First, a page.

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Juan C. Fernandez-Miranda, Nathan T. Zwagerman, Kumar Abhinav, Stefan Lieber, Eric W. Wang, Carl H. Snyderman and Paul A. Gardner

OBJECTIVE

Tumors with cavernous sinus (CS) invasion represent a neurosurgical challenge. Increasing application of the endoscopic endonasal approach (EEA) requires a thorough understanding of the CS anatomy from an endonasal perspective. In this study, the authors aimed to develop a surgical anatomy–based classification of the CS and establish its utility for preoperative surgical planning and intraoperative guidance in adenoma surgery.

METHODS

Twenty-five colored silicon–injected human head specimens were used for endonasal and transcranial dissections of the CS. Pre- and postoperative MRI studies of 98 patients with pituitary adenoma with intraoperatively confirmed CS invasion were analyzed.

RESULTS

Four CS compartments are described based on their spatial relationship with the cavernous ICA: superior, posterior, inferior, and lateral. Each compartment has distinct boundaries and dural and neurovascular relationships: the superior compartment relates to the interclinoidal ligament and oculomotor nerve, the posterior compartment bears the gulfar segment of the abducens nerve and inferior hypophyseal artery, the inferior compartment contains the sympathetic nerve and distal cavernous abducens nerve, and the lateral compartment includes all cavernous cranial nerves and the inferolateral arterial trunk. Twenty-nine patients had a single compartment invaded, and 69 had multiple compartments involved. The most commonly invaded compartment was the superior (79 patients), followed by the posterior (n = 64), inferior (n = 45), and lateral (n = 23) compartments. Residual tumor rates by compartment were 79% in lateral, 17% in posterior, 14% in superior, and 11% in inferior.

CONCLUSIONS

The anatomy-based classification presented here complements current imaging-based classifications and may help to identify involved compartments both preoperatively and intraoperatively.

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M. Yashar S. Kalani, Kaan Yağmurlu and Robert F. Spetzler

The authors describe the interpeduncular fossa safe entry zone as a route for resection of ventromedial midbrain lesions. To illustrate the utility of this novel safe entry zone, the authors provide clinical data from 2 patients who underwent contralateral orbitozygomatic transinterpeduncular fossa approaches to deep cavernous malformations located medial to the oculomotor nerve (cranial nerve [CN] III). These cases are supplemented by anatomical information from 6 formalin-fixed adult human brainstems and 4 silicone-injected adult human cadaveric heads on which the fiber dissection technique was used.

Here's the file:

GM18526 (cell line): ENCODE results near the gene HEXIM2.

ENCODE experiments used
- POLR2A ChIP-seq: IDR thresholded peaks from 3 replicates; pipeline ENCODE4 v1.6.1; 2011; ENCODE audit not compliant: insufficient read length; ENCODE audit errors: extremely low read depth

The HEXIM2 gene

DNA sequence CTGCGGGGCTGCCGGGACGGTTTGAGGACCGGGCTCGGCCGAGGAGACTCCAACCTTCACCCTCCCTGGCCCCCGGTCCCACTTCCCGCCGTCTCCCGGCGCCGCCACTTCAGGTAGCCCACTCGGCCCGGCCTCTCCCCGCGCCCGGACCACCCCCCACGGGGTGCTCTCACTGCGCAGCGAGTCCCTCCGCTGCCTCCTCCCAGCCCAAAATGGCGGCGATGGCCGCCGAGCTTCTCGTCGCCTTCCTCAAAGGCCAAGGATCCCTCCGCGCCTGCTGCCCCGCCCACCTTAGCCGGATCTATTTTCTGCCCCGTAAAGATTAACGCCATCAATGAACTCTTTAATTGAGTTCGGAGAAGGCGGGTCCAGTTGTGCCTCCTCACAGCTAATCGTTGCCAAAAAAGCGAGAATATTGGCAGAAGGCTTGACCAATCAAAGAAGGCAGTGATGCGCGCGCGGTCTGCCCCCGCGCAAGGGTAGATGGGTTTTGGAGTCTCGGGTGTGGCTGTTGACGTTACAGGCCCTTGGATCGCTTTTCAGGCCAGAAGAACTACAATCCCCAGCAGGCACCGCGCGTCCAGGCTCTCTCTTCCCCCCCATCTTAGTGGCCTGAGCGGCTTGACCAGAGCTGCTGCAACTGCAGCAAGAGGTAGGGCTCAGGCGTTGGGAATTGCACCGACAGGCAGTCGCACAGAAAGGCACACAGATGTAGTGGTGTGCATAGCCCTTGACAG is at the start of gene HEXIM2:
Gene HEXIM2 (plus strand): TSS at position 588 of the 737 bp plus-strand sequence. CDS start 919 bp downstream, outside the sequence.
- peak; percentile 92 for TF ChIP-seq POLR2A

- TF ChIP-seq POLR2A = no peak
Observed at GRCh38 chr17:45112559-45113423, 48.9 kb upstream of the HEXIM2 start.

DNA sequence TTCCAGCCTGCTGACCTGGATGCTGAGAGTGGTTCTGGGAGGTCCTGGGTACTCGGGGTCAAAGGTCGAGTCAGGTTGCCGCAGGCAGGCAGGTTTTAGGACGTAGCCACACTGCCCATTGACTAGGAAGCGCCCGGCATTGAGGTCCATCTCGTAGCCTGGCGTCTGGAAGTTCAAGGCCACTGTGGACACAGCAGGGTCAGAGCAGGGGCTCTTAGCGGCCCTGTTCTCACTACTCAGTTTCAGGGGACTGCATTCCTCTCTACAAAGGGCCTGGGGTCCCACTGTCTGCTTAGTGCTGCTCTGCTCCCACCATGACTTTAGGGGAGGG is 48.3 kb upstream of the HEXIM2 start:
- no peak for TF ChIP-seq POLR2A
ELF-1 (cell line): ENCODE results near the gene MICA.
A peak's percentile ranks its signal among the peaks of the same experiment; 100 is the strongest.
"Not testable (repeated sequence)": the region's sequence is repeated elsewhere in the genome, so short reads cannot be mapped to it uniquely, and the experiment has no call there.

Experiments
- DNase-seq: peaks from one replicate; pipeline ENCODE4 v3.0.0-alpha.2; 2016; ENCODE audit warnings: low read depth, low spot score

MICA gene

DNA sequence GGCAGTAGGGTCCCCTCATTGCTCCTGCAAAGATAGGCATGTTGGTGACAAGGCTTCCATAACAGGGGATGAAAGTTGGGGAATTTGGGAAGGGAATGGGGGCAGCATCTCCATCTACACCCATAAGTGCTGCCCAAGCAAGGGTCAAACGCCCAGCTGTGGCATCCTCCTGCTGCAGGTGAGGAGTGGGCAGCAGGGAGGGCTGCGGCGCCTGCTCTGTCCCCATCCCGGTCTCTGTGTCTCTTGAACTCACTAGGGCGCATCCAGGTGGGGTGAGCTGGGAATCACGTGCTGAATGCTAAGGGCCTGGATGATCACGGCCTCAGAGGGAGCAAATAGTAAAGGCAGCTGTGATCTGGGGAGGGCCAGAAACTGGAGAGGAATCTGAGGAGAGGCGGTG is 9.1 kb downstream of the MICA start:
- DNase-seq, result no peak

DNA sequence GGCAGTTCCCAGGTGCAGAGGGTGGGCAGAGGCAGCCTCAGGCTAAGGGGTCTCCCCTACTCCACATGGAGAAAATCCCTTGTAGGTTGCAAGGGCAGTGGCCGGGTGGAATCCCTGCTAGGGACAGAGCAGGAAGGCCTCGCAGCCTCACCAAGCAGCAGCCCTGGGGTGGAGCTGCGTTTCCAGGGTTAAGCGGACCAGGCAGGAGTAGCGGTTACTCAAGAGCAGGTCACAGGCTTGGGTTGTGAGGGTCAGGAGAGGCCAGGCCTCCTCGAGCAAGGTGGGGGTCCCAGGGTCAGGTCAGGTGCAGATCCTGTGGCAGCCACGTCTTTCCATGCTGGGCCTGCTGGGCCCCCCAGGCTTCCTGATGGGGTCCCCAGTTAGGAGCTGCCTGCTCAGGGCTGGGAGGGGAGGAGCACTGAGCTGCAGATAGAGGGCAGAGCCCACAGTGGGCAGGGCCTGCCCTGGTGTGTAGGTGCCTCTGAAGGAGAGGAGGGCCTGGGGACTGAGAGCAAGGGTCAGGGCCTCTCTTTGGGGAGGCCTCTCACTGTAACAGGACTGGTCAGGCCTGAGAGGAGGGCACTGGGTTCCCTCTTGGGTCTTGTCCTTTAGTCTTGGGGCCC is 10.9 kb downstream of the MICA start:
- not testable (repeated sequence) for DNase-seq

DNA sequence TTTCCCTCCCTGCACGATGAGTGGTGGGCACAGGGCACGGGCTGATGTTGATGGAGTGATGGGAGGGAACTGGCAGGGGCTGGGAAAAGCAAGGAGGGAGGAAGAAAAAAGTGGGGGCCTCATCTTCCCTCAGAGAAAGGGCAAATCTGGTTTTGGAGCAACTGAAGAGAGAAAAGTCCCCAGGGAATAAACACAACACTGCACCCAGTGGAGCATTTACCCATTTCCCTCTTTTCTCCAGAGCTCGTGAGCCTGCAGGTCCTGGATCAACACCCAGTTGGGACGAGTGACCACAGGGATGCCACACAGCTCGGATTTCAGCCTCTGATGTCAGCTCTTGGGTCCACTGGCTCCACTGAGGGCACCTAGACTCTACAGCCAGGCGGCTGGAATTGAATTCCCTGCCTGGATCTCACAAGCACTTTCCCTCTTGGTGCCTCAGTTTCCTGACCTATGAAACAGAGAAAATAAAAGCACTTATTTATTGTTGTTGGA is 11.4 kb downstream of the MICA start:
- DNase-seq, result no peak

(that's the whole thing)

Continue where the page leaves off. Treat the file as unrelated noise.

The interpeduncular fossa may be incised to resect anteriorly located lesions that are medial to the oculomotor nerve and can serve as an alternative to the anterior mesencephalic safe entry zone (i.e., perioculomotor safe entry zone) for resection of ventromedial midbrain lesions. The interpeduncular fossa safe entry zone is best approached using a modified orbitozygomatic craniotomy and uses the space between the mammillary bodies and the top of the basilar artery to gain access to ventromedial lesions located in the ventral mesencephalon and medial to the oculomotor nerve.

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Abuzer Güngör, Serhat Baydin, Erik H. Middlebrooks, Necmettin Tanriover, Cihan Isler and Albert L. Rhoton Jr.

OBJECTIVE

The relationship of the white matter tracts to the lateral ventricles is important when planning surgical approaches to the ventricles and in understanding the symptoms of hydrocephalus. The authors' aim was to explore the relationship of the white matter tracts of the cerebrum to the lateral ventricles using fiber dissection technique and MR tractography and to discuss these findings in relation to approaches to ventricular lesions.

METHODS

Forty adult human formalin-fixed cadaveric hemispheres (20 brains) and 3 whole heads were examined using fiber dissection technique. The dissections were performed from lateral to medial, medial to lateral, superior to inferior, and inferior to superior. MR tractography showing the lateral ventricles aided in the understanding of the 3D relationships of the white matter tracts with the lateral ventricles.

RESULTS

The relationship between the lateral ventricles and the superior longitudinal I, II, and III, arcuate, vertical occipital, middle longitudinal, inferior longitudinal, inferior frontooccipital, uncinate, sledge runner, and lingular amygdaloidal fasciculi; and the anterior commissure fibers, optic radiations, internal capsule, corona radiata, thalamic radiations, cingulum, corpus callosum, fornix, caudate nucleus, thalamus, stria terminalis, and stria medullaris thalami were defined anatomically and radiologically. These fibers and structures have a consistent relationship to the lateral ventricles.

CONCLUSIONS

Knowledge of the relationship of the white matter tracts of the cerebrum to the lateral ventricles should aid in planning more accurate surgery for lesions within the lateral ventricles.

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Osamu Akiyama, Ken Matsushima, Abuzer Gungor, Satoshi Matsuo, Dylan J. Goodrich, R. Shane Tubbs, Paul Klimo Jr., Aaron A. Cohen-Gadol, Hajime Arai and Albert L. Rhoton Jr.